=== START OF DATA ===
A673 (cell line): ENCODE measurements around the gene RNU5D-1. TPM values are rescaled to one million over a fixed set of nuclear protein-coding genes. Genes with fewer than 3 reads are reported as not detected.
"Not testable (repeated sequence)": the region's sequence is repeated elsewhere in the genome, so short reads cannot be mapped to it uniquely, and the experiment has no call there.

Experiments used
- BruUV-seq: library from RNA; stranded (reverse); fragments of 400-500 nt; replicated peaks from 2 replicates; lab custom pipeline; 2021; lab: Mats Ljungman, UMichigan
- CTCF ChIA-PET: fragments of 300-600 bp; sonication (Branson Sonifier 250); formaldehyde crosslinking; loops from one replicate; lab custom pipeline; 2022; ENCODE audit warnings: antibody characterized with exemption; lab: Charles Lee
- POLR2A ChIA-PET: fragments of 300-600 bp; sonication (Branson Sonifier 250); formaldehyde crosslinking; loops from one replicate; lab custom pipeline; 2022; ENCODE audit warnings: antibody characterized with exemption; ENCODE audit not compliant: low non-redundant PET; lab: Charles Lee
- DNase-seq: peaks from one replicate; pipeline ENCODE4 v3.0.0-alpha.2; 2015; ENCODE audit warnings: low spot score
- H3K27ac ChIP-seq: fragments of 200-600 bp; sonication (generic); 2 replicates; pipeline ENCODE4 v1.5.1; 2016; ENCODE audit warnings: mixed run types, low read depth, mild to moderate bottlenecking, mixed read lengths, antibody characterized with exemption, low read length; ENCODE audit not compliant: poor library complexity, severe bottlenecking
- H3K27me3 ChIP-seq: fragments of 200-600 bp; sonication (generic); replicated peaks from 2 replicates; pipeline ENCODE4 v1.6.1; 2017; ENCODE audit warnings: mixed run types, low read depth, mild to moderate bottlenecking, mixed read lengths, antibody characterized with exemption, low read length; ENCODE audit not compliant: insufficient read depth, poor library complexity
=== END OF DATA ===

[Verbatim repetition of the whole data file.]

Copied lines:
A673 (cell line): ENCODE measurements around the gene RNU5D-1. TPM values are rescaled to one million over a fixed set of nuclear protein-coding genes. Genes with fewer than 3 reads are reported as not detected.
"Not testable (repeated sequence)": the region's sequence is repeated elsewhere in the genome, so short reads cannot be mapped to it uniquely, and the experiment has no call there.

Experiments used
- BruUV-seq: library from RNA; stranded (reverse); fragments of 400-500 nt; replicated peaks from 2 replicates; lab custom pipeline; 2021; lab: Mats Ljungman, UMichigan
- CTCF ChIA-PET: fragments of 300-600 bp; sonication (Branson Sonifier 250); formaldehyde crosslinking; loops from one replicate; lab custom pipeline; 2022; ENCODE audit warnings: antibody characterized with exemption; lab: Charles Lee
- POLR2A ChIA-PET: fragments of 300-600 bp; sonication (Branson Sonifier 250); formaldehyde crosslinking; loops from one replicate; lab custom pipeline; 2022; ENCODE audit warnings: antibody characterized with exemption; ENCODE audit not compliant: low non-redundant PET; lab: Charles Lee
- DNase-seq: peaks from one replicate; pipeline ENCODE4 v3.0.0-alpha.2; 2015; ENCODE audit warnings: low spot score
- H3K27ac ChIP-seq: fragments of 200-600 bp; sonication (generic); 2 replicates; pipeline ENCODE4 v1.5.1; 2016; ENCODE audit warnings: mixed run types, low read depth, mild to moderate bottlenecking, mixed read lengths, antibody characterized with exemption, low read length; ENCODE audit not compliant: poor library complexity, severe bottlenecking
- H3K27me3 ChIP-seq: fragments of 200-600 bp; sonication (generic); replicated peaks from 2 replicates; pipeline ENCODE4 v1.6.1; 2017; ENCODE audit warnings: mixed run types, low read depth, mild to moderate bottlenecking, mixed read lengths, antibody characterized with exemption, low read length; ENCODE audit not compliant: insufficient read depth, poor library complexity